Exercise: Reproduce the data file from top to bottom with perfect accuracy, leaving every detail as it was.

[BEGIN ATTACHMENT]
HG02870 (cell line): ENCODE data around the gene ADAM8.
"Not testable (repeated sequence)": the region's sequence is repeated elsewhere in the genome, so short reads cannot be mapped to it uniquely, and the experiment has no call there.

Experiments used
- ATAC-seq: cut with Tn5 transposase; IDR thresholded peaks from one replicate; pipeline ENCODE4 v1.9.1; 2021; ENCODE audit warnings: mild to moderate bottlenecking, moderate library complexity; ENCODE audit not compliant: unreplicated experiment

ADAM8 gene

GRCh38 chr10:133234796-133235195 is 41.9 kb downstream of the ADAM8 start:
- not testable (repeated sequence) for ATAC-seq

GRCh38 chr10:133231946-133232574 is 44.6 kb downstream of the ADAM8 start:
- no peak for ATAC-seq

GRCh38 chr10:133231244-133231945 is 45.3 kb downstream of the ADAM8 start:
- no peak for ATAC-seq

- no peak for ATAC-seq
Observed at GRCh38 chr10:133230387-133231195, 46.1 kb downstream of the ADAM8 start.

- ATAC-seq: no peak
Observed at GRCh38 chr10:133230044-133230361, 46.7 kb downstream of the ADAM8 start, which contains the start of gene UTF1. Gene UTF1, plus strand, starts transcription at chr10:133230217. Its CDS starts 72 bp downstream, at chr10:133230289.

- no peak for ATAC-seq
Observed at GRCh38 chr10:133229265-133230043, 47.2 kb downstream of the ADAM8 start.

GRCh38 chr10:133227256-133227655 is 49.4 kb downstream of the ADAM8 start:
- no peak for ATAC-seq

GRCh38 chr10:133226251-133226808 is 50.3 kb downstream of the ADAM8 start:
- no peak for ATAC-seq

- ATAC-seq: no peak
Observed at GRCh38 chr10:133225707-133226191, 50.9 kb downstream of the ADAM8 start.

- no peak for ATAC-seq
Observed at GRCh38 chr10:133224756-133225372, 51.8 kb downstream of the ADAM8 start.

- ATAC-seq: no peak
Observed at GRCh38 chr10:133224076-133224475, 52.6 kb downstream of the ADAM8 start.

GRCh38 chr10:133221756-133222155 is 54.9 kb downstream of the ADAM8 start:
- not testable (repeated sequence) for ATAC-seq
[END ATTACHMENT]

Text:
HG02870 (cell line): ENCODE data around the gene ADAM8.
"Not testable (repeated sequence)": the region's sequence is repeated elsewhere in the genome, so short reads cannot be mapped to it uniquely, and the experiment has no call there.

Experiments used
- ATAC-seq: cut with Tn5 transposase; IDR thresholded peaks from one replicate; pipeline ENCODE4 v1.9.1; 2021; ENCODE audit warnings: mild to moderate bottlenecking, moderate library complexity; ENCODE audit not compliant: unreplicated experiment

ADAM8 gene

GRCh38 chr10:133234796-133235195 is 41.9 kb downstream of the ADAM8 start:
- not testable (repeated sequence) for ATAC-seq

GRCh38 chr10:133231946-133232574 is 44.6 kb downstream of the ADAM8 start:
- no peak for ATAC-seq

GRCh38 chr10:133231244-133231945 is 45.3 kb downstream of the ADAM8 start:
- no peak for ATAC-seq

- no peak for ATAC-seq
Observed at GRCh38 chr10:133230387-133231195, 46.1 kb downstream of the ADAM8 start.

- ATAC-seq: no peak
Observed at GRCh38 chr10:133230044-133230361, 46.7 kb downstream of the ADAM8 start, which contains the start of gene UTF1. Gene UTF1, plus strand, starts transcription at chr10:133230217. Its CDS starts 72 bp downstream, at chr10:133230289.

- no peak for ATAC-seq
Observed at GRCh38 chr10:133229265-133230043, 47.2 kb downstream of the ADAM8 start.

GRCh38 chr10:133227256-133227655 is 49.4 kb downstream of the ADAM8 start:
- no peak for ATAC-seq

GRCh38 chr10:133226251-133226808 is 50.3 kb downstream of the ADAM8 start:
- no peak for ATAC-seq

- ATAC-seq: no peak
Observed at GRCh38 chr10:133225707-133226191, 50.9 kb downstream of the ADAM8 start.

- no peak for ATAC-seq
Observed at GRCh38 chr10:133224756-133225372, 51.8 kb downstream of the ADAM8 start.

- ATAC-seq: no peak
Observed at GRCh38 chr10:133224076-133224475, 52.6 kb downstream of the ADAM8 start.

GRCh38 chr10:133221756-133222155 is 54.9 kb downstream of the ADAM8 start:
- not testable (repeated sequence) for ATAC-seq